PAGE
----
The lead singer is now crouched at the small keyboard—he and the orange shirt have swapped instruments. The drummer behind them has his fingers clasped between his red-painted knees, no sticks in hand.
The face at the piano explains that the next melody is “basically the part of your relationship before you see each other naked.”
Keyboard chords softly start in and words float up from the far side of the carpet:
Remember when I lived in Tennessee
And you came to visit, slept next to me
Shared a one bed not meant for two
And I told you I loved you, I still do
The sea of figures in the wood-panel room drinks up each syllable like a three-year-old with a scrunched-up juice box.
Fingers around the cello’s neck start quivering as the bow pushes forward on the strings.
But I’ll stay as long as you will have me
And I’ll follow if you wannna lead
And I’ll share the load that gets so heavy
Wherever you take me home I will be
The orange and the black swap spots and utensils. The group pony-ups’s an Avett Brothers-sounding diddy of “a heartbeat on a screen” and two people becoming “a nation of three”.
There’s time for one more song.
About a burger-joint in an east Texas town. The song has a subtle kick drum beat throughout and towards the middle, a small John Mayer-esque riff from the backing electric guitar.
There’s also a line that sums up the law of human attraction in the shell of a nut:
But there’ something you do
Does something to me
The Buddy-Holly-glasses clapping appreciatively in their chairs couldn’t agree more.
“I’ll tell you one place I don’t like playing,” continues the voice from the semi-circled group near the back of the paneled room.
My camera and backpack and I have made it to the outskirts of the group as shirts brush by towards the room’s exit.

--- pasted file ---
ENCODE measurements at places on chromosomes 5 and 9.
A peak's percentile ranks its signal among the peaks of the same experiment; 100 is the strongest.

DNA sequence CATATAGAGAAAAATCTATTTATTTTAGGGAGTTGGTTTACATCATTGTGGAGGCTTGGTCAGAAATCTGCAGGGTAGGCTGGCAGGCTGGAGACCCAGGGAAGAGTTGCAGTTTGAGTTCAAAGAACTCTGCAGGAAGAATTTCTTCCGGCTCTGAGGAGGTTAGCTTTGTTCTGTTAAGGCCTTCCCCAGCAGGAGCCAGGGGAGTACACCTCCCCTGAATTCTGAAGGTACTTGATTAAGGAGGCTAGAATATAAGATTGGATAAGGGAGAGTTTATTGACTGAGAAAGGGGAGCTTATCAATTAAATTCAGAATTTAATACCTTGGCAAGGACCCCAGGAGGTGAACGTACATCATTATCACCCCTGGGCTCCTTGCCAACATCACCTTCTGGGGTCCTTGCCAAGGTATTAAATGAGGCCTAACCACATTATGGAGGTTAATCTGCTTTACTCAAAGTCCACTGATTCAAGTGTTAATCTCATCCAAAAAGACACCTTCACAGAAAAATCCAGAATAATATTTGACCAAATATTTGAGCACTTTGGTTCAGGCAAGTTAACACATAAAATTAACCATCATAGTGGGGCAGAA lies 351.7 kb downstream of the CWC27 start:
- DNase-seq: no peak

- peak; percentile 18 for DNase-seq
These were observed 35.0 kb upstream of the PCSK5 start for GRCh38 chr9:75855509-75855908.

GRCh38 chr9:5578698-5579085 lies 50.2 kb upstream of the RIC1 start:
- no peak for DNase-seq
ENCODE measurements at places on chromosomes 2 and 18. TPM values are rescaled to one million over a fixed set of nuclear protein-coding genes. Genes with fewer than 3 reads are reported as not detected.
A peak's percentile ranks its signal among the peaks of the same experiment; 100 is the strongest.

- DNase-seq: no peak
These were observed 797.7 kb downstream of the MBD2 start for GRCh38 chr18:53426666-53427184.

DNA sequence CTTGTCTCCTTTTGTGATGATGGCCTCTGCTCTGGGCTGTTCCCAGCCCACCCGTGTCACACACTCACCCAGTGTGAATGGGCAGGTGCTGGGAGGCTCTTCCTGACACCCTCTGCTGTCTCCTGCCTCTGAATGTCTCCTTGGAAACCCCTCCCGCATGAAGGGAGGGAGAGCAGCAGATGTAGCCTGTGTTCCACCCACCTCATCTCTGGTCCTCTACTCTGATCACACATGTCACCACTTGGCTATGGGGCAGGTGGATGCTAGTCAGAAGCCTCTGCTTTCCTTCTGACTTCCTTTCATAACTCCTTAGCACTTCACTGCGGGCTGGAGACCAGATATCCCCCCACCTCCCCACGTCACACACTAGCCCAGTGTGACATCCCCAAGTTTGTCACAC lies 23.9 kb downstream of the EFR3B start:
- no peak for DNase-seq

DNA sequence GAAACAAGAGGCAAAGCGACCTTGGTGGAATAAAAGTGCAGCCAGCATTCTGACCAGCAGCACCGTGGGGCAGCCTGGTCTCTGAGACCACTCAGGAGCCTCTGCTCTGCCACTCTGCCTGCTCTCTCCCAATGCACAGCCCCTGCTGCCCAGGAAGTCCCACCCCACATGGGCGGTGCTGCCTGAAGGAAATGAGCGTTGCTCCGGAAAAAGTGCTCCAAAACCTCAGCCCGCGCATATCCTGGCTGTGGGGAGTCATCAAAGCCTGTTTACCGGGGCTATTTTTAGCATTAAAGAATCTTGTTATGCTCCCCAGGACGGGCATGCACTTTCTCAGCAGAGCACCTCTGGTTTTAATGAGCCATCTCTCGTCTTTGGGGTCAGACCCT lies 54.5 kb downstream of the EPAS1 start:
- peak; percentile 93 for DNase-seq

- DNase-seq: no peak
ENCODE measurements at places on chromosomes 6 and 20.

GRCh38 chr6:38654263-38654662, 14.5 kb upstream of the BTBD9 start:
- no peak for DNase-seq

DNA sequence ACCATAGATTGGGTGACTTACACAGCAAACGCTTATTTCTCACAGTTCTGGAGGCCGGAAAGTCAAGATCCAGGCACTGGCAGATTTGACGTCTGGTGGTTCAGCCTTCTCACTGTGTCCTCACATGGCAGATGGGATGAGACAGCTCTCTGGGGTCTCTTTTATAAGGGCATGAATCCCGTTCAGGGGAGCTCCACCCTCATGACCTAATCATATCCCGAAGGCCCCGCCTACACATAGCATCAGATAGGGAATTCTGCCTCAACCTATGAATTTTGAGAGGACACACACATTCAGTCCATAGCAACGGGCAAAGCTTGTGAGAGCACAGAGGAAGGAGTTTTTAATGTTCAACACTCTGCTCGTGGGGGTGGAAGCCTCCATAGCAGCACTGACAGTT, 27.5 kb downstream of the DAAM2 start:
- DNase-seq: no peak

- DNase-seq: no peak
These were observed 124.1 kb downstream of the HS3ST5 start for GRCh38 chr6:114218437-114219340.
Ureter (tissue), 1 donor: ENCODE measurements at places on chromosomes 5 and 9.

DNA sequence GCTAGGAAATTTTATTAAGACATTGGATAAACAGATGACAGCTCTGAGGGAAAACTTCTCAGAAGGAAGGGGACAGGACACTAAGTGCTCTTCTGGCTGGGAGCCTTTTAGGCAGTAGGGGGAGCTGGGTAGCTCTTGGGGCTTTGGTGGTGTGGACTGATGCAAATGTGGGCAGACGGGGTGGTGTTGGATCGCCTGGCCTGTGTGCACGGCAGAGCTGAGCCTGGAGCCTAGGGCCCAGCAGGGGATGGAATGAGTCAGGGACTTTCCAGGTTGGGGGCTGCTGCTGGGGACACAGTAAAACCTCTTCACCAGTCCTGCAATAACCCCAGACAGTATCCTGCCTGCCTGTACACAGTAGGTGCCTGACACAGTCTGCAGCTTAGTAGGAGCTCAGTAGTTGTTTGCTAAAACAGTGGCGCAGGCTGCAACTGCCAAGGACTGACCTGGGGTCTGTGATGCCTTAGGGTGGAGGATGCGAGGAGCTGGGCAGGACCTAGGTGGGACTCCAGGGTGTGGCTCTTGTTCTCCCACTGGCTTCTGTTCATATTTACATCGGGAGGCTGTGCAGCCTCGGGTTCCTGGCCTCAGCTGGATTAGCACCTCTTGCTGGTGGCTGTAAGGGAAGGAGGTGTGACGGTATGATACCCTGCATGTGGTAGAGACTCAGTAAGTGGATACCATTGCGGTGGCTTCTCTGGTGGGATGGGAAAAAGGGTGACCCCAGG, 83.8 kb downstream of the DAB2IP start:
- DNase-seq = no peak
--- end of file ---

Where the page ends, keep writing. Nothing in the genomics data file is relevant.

I balk. My words sputter up in defense.
“That’s my hometown.”
The semi-circle looks and cringes good-heartily, then make their way towards the door.
Leaving me and the beard with the face.
This must be some mistake.
That was the whole reason—
We talk a minute.
For a year he lived there. And played shows there. And wrote songs there. And—
“The thing about Nashville,” he says not-matter-of-factly. “Is when you play for people there, nobody shows any emotion.”
We exchange a couple more words about a cousin and Natchez Trace.
I head out of the wood-paneled room, past the folks gathered in the lobby with the signed guitar on the wall and out to my car.
And I drive.
Later in the evening, I find myself in the HEB parking lot heading in through the sliding doors, walking the aisles.
As I’m passing other midnight shoppers, it dawns on me that I may have mascara smeared under my eyes from earlier in the night.
I’m usually pretty good at remembering to wipe that stuff off, you know.
But for some reason tonight, I forgot to.
This event was presented by Black Fret, a local organization dedicated to helping Austin musicians through patronage and grants and it took place at The Orb Recording Studio. Rocketboys were also on the bill and for photos of their performance as well head over to our side blog Plus Ones.